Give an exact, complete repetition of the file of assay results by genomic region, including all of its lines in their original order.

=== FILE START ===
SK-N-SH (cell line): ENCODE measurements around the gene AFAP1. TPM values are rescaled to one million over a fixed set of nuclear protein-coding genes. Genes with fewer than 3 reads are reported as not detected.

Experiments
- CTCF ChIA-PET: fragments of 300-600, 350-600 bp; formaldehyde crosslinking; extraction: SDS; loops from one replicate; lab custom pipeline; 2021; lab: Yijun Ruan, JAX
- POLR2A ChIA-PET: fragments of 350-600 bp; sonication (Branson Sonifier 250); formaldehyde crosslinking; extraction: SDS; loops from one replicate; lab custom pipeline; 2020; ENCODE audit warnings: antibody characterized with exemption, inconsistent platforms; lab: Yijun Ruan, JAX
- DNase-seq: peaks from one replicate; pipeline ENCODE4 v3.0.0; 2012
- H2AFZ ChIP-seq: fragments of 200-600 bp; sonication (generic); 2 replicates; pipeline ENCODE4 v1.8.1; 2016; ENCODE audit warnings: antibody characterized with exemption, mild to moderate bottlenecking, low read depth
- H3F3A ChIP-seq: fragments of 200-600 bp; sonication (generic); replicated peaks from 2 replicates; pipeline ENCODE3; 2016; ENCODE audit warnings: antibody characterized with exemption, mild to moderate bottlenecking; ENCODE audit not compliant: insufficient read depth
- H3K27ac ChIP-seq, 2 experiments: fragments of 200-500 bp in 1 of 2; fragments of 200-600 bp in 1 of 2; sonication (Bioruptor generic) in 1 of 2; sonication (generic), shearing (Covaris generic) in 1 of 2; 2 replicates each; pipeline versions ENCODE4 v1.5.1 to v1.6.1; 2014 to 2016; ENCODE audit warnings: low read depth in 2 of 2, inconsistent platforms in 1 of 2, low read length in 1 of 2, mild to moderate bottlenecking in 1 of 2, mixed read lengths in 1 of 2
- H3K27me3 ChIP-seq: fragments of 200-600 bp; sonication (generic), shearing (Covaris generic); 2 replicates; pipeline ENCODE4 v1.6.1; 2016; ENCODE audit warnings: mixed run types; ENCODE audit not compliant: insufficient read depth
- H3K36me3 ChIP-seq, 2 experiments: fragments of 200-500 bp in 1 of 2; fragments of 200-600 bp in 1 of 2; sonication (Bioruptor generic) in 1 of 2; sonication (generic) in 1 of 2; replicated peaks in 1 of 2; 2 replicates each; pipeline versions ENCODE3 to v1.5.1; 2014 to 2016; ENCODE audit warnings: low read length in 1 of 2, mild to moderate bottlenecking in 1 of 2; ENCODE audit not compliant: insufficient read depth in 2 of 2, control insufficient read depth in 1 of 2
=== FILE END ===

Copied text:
SK-N-SH (cell line): ENCODE measurements around the gene AFAP1. TPM values are rescaled to one million over a fixed set of nuclear protein-coding genes. Genes with fewer than 3 reads are reported as not detected.

Experiments
- CTCF ChIA-PET: fragments of 300-600, 350-600 bp; formaldehyde crosslinking; extraction: SDS; loops from one replicate; lab custom pipeline; 2021; lab: Yijun Ruan, JAX
- POLR2A ChIA-PET: fragments of 350-600 bp; sonication (Branson Sonifier 250); formaldehyde crosslinking; extraction: SDS; loops from one replicate; lab custom pipeline; 2020; ENCODE audit warnings: antibody characterized with exemption, inconsistent platforms; lab: Yijun Ruan, JAX
- DNase-seq: peaks from one replicate; pipeline ENCODE4 v3.0.0; 2012
- H2AFZ ChIP-seq: fragments of 200-600 bp; sonication (generic); 2 replicates; pipeline ENCODE4 v1.8.1; 2016; ENCODE audit warnings: antibody characterized with exemption, mild to moderate bottlenecking, low read depth
- H3F3A ChIP-seq: fragments of 200-600 bp; sonication (generic); replicated peaks from 2 replicates; pipeline ENCODE3; 2016; ENCODE audit warnings: antibody characterized with exemption, mild to moderate bottlenecking; ENCODE audit not compliant: insufficient read depth
- H3K27ac ChIP-seq, 2 experiments: fragments of 200-500 bp in 1 of 2; fragments of 200-600 bp in 1 of 2; sonication (Bioruptor generic) in 1 of 2; sonication (generic), shearing (Covaris generic) in 1 of 2; 2 replicates each; pipeline versions ENCODE4 v1.5.1 to v1.6.1; 2014 to 2016; ENCODE audit warnings: low read depth in 2 of 2, inconsistent platforms in 1 of 2, low read length in 1 of 2, mild to moderate bottlenecking in 1 of 2, mixed read lengths in 1 of 2
- H3K27me3 ChIP-seq: fragments of 200-600 bp; sonication (generic), shearing (Covaris generic); 2 replicates; pipeline ENCODE4 v1.6.1; 2016; ENCODE audit warnings: mixed run types; ENCODE audit not compliant: insufficient read depth
- H3K36me3 ChIP-seq, 2 experiments: fragments of 200-500 bp in 1 of 2; fragments of 200-600 bp in 1 of 2; sonication (Bioruptor generic) in 1 of 2; sonication (generic) in 1 of 2; replicated peaks in 1 of 2; 2 replicates each; pipeline versions ENCODE3 to v1.5.1; 2014 to 2016; ENCODE audit warnings: low read length in 1 of 2, mild to moderate bottlenecking in 1 of 2; ENCODE audit not compliant: insufficient read depth in 2 of 2, control insufficient read depth in 1 of 2